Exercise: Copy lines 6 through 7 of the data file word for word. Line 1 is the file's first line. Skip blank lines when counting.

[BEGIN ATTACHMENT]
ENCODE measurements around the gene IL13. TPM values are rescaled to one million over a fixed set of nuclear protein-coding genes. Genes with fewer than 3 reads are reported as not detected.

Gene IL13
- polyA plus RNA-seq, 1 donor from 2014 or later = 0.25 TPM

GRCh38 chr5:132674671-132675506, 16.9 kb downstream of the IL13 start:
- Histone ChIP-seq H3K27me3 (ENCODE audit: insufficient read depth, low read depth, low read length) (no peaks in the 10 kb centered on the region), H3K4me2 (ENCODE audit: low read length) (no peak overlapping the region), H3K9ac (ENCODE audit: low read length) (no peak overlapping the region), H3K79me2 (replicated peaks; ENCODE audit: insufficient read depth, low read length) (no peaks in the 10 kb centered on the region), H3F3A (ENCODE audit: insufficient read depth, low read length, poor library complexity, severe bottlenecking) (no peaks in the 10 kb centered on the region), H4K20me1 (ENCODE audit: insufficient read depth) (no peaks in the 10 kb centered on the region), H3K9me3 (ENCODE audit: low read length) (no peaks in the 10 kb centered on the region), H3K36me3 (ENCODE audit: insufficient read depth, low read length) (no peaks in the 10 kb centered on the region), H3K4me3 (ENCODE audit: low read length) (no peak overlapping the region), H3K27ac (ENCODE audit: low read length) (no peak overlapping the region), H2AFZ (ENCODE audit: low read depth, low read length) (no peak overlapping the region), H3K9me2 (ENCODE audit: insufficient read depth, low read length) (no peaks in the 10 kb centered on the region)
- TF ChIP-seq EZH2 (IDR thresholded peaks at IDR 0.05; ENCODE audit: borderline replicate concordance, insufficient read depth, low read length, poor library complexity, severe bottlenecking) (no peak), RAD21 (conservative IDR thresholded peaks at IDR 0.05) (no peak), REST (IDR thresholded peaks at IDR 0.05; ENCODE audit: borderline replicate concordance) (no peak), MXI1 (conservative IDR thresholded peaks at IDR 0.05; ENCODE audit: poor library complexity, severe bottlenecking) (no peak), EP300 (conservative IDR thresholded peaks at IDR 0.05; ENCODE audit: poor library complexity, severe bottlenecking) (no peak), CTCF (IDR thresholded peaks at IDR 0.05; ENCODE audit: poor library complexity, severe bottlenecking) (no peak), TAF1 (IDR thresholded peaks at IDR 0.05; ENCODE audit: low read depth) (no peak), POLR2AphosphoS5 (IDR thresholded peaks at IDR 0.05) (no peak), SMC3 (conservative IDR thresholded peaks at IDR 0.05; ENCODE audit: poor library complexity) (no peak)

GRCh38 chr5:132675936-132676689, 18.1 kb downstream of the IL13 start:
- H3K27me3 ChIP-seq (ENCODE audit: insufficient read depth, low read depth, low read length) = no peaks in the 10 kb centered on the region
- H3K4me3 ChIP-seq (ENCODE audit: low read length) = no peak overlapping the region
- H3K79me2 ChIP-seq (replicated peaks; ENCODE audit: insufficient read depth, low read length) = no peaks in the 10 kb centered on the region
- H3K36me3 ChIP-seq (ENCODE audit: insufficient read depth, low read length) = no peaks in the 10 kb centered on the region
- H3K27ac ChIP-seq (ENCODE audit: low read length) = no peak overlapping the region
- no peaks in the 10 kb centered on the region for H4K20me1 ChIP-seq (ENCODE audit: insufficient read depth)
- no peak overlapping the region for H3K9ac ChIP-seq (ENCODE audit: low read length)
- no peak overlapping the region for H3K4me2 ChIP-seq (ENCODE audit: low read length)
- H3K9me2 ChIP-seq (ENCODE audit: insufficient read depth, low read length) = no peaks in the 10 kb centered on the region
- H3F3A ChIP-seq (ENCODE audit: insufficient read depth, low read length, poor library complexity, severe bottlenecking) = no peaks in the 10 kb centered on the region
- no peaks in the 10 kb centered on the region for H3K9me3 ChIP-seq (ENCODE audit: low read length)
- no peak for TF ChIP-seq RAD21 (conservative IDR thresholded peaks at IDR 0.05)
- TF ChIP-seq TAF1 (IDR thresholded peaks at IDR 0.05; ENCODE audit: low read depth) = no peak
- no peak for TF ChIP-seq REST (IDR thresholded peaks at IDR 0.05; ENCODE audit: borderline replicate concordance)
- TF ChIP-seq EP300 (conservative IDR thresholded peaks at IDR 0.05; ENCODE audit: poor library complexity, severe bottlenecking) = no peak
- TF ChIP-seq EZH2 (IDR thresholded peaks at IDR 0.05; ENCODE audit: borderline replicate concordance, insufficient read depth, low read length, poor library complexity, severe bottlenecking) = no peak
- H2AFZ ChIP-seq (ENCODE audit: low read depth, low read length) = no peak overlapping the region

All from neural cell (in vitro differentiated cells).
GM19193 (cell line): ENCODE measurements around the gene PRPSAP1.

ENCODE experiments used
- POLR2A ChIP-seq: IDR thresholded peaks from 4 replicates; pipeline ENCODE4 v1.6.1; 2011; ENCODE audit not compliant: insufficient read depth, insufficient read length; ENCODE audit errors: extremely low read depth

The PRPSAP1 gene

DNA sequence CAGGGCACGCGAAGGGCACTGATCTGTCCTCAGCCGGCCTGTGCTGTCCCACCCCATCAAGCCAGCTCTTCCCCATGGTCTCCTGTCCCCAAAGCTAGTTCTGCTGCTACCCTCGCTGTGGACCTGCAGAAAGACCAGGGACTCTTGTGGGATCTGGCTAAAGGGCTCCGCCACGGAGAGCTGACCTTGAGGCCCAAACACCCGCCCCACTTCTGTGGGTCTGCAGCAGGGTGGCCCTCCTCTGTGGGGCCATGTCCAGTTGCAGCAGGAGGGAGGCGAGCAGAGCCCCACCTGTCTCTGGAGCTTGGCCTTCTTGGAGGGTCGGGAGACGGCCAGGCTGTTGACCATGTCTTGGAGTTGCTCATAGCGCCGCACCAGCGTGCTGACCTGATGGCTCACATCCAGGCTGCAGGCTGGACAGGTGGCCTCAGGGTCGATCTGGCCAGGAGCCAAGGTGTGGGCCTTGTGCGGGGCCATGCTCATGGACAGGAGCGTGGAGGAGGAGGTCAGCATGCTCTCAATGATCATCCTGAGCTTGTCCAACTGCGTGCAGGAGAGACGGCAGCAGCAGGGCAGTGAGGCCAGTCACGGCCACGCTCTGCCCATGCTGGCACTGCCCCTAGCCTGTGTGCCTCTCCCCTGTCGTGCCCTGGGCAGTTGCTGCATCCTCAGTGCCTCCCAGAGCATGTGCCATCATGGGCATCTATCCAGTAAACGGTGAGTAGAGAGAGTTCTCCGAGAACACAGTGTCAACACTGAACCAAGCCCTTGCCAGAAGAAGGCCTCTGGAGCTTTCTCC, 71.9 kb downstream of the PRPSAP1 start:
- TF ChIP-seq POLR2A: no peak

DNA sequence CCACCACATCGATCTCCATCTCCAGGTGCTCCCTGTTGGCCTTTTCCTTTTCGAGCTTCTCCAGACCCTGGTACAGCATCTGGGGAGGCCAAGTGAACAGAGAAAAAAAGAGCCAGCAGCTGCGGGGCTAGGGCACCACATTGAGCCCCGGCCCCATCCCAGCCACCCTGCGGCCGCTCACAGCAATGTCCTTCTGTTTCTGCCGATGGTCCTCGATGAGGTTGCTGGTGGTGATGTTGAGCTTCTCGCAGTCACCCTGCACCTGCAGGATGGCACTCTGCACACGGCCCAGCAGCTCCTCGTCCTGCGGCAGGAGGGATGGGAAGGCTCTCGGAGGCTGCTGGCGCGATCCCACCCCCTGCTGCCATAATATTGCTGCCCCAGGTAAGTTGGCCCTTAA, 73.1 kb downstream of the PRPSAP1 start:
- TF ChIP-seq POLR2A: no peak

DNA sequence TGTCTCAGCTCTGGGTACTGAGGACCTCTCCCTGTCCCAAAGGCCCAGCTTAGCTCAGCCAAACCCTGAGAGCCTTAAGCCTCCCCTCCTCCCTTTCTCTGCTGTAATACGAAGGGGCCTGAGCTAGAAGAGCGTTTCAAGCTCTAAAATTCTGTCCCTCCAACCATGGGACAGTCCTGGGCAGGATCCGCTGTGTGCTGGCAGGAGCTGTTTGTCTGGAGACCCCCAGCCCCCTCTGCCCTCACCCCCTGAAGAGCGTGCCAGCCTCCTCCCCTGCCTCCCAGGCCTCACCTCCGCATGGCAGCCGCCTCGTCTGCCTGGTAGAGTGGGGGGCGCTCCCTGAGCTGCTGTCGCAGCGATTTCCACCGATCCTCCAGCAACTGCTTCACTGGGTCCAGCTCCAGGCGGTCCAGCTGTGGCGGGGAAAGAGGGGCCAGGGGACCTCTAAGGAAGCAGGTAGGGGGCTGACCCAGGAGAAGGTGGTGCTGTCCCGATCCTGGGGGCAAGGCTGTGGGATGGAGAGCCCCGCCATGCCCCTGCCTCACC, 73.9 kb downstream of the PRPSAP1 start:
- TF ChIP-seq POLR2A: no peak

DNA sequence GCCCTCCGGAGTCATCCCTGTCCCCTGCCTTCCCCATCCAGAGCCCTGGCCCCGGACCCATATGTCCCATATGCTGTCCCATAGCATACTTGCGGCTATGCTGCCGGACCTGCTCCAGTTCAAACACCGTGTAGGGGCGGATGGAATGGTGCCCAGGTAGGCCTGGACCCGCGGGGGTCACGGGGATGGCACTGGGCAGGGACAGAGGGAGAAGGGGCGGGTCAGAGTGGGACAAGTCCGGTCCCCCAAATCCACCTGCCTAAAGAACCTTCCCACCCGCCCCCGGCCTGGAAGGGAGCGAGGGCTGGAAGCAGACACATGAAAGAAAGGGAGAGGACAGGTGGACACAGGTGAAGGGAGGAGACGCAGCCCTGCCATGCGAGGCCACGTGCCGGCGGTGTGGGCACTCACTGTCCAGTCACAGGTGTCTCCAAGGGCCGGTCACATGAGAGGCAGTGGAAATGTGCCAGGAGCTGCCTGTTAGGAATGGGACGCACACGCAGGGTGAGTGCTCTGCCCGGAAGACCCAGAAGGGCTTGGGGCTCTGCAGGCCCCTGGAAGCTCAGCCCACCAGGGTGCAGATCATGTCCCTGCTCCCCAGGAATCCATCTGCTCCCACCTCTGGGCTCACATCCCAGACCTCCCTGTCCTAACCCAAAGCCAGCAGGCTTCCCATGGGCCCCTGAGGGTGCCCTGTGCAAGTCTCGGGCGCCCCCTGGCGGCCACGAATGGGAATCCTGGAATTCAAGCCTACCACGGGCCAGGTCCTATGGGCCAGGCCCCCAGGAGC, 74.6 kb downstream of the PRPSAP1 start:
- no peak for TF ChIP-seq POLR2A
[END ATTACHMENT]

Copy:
- TF ChIP-seq EZH2 (IDR thresholded peaks at IDR 0.05; ENCODE audit: borderline replicate concordance, insufficient read depth, low read length, poor library complexity, severe bottlenecking) (no peak), RAD21 (conservative IDR thresholded peaks at IDR 0.05) (no peak), REST (IDR thresholded peaks at IDR 0.05; ENCODE audit: borderline replicate concordance) (no peak), MXI1 (conservative IDR thresholded peaks at IDR 0.05; ENCODE audit: poor library complexity, severe bottlenecking) (no peak), EP300 (conservative IDR thresholded peaks at IDR 0.05; ENCODE audit: poor library complexity, severe bottlenecking) (no peak), CTCF (IDR thresholded peaks at IDR 0.05; ENCODE audit: poor library complexity, severe bottlenecking) (no peak), TAF1 (IDR thresholded peaks at IDR 0.05; ENCODE audit: low read depth) (no peak), POLR2AphosphoS5 (IDR thresholded peaks at IDR 0.05) (no peak), SMC3 (conservative IDR thresholded peaks at IDR 0.05; ENCODE audit: poor library complexity) (no peak)

GRCh38 chr5:132675936-132676689, 18.1 kb downstream of the IL13 start: